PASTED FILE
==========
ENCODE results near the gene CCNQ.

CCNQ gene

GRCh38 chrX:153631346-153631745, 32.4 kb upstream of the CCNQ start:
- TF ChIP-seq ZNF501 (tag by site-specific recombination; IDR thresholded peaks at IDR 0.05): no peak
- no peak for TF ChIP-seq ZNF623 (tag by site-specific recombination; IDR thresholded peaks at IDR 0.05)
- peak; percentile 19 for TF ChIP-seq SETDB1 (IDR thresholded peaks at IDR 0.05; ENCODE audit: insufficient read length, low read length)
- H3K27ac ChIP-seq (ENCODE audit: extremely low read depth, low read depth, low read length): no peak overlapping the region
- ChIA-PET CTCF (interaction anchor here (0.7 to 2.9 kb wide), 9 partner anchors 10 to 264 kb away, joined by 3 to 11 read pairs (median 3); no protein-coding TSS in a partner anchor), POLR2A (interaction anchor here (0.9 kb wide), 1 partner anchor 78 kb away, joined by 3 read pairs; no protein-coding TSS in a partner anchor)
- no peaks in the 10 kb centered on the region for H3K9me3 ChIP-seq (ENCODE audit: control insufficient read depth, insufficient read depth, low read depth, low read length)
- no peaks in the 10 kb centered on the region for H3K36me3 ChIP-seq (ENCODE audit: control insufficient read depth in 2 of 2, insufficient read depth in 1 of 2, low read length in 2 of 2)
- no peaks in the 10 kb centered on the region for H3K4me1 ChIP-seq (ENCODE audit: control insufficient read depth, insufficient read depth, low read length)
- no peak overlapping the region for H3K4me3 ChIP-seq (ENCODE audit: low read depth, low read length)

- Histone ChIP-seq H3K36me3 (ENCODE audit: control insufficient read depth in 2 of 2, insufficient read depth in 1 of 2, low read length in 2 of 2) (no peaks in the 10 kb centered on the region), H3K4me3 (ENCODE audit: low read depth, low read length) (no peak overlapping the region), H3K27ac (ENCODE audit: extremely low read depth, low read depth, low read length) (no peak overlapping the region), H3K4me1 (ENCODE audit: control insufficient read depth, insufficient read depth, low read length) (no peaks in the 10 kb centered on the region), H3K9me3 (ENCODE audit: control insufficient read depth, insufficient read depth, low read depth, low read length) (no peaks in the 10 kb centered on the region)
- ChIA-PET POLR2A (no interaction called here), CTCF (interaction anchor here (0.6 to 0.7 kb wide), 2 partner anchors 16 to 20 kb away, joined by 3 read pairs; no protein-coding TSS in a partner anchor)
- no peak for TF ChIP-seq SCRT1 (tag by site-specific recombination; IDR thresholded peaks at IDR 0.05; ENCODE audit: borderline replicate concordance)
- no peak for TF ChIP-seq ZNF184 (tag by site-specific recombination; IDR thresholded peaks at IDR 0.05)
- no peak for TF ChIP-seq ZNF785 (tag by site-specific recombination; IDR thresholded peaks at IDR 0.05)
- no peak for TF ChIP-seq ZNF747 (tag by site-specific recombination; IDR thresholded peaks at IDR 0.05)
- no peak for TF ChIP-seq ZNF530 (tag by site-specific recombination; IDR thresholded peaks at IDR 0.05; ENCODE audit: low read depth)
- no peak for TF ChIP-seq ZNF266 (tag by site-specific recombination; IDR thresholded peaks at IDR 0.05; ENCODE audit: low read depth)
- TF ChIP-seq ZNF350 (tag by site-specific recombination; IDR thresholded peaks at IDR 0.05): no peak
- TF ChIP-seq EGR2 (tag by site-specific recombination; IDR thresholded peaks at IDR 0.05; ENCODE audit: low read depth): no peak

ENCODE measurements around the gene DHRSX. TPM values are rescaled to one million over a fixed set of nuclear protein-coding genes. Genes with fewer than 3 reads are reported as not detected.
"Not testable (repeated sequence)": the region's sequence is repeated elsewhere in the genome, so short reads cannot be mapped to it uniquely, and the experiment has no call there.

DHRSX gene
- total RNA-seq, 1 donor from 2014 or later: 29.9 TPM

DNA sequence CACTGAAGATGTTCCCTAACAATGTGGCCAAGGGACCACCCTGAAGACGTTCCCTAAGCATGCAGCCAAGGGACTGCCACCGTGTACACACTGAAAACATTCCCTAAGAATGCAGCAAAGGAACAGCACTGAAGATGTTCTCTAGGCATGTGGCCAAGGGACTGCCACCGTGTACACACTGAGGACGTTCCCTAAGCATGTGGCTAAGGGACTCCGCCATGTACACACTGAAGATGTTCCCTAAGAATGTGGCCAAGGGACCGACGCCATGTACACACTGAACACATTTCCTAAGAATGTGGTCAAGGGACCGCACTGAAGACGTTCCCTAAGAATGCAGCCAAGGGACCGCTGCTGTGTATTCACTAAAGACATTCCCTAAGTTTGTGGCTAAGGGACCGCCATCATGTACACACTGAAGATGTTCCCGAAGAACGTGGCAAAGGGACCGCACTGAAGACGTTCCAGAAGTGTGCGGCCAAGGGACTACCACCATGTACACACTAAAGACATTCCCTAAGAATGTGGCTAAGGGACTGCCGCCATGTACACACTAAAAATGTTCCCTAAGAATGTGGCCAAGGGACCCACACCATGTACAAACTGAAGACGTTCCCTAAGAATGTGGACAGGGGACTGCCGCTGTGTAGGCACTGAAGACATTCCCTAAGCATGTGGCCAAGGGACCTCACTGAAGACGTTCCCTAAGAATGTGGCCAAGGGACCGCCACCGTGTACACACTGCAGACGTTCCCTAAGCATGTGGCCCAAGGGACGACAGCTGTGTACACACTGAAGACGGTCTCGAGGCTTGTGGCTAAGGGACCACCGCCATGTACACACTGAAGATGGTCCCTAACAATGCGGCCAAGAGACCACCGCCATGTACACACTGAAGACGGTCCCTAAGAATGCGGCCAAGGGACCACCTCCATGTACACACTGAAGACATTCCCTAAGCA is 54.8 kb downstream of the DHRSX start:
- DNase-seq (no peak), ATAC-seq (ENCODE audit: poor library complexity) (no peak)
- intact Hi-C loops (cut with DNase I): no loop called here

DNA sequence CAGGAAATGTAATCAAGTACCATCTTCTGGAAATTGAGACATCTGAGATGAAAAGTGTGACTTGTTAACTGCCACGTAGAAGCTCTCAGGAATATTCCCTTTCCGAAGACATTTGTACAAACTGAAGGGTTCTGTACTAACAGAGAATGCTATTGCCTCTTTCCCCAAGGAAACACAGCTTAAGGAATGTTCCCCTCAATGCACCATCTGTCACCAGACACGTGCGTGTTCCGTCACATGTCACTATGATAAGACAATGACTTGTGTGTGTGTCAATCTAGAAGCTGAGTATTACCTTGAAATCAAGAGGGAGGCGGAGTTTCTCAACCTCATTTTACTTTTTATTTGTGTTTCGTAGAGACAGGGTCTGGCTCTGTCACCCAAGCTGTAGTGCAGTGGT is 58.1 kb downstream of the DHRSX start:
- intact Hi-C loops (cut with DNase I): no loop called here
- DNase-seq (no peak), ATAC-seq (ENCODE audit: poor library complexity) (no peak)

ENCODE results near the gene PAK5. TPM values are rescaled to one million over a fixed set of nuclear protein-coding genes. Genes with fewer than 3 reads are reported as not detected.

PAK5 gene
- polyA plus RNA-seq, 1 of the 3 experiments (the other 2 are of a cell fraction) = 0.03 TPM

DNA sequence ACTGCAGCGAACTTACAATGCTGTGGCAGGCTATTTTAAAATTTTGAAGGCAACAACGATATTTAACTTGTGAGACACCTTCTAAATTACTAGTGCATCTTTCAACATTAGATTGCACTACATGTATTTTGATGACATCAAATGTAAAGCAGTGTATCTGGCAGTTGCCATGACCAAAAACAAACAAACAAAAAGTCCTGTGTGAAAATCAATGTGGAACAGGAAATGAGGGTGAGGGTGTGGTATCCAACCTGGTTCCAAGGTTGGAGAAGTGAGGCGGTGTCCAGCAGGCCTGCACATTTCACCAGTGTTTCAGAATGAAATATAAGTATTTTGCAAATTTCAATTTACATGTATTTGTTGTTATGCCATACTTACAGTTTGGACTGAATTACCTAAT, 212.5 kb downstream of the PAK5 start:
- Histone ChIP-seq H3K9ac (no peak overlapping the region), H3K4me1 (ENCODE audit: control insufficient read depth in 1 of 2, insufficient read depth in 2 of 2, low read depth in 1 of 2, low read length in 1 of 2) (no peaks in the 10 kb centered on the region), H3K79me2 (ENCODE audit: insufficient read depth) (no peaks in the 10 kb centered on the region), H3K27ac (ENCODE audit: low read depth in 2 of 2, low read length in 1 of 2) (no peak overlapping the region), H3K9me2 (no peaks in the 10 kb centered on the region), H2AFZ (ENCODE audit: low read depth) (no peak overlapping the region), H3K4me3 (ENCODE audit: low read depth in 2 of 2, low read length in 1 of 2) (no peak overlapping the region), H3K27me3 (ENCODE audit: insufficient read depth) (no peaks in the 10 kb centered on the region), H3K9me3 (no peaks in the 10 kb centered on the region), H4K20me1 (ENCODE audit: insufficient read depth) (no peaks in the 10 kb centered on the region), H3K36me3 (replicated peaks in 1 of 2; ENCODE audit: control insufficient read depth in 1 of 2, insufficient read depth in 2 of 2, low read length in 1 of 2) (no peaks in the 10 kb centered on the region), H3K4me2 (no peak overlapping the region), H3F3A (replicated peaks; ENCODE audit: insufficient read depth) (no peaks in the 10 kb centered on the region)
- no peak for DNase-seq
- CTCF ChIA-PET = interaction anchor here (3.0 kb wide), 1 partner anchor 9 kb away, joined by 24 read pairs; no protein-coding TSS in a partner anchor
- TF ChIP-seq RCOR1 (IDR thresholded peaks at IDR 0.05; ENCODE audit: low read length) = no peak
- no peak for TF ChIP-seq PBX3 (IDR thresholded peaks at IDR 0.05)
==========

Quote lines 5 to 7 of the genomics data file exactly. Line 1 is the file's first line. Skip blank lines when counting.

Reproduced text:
- no peak for TF ChIP-seq ZNF623 (tag by site-specific recombination; IDR thresholded peaks at IDR 0.05)
- peak; percentile 19 for TF ChIP-seq SETDB1 (IDR thresholded peaks at IDR 0.05; ENCODE audit: insufficient read length, low read length)
- H3K27ac ChIP-seq (ENCODE audit: extremely low read depth, low read depth, low read length): no peak overlapping the region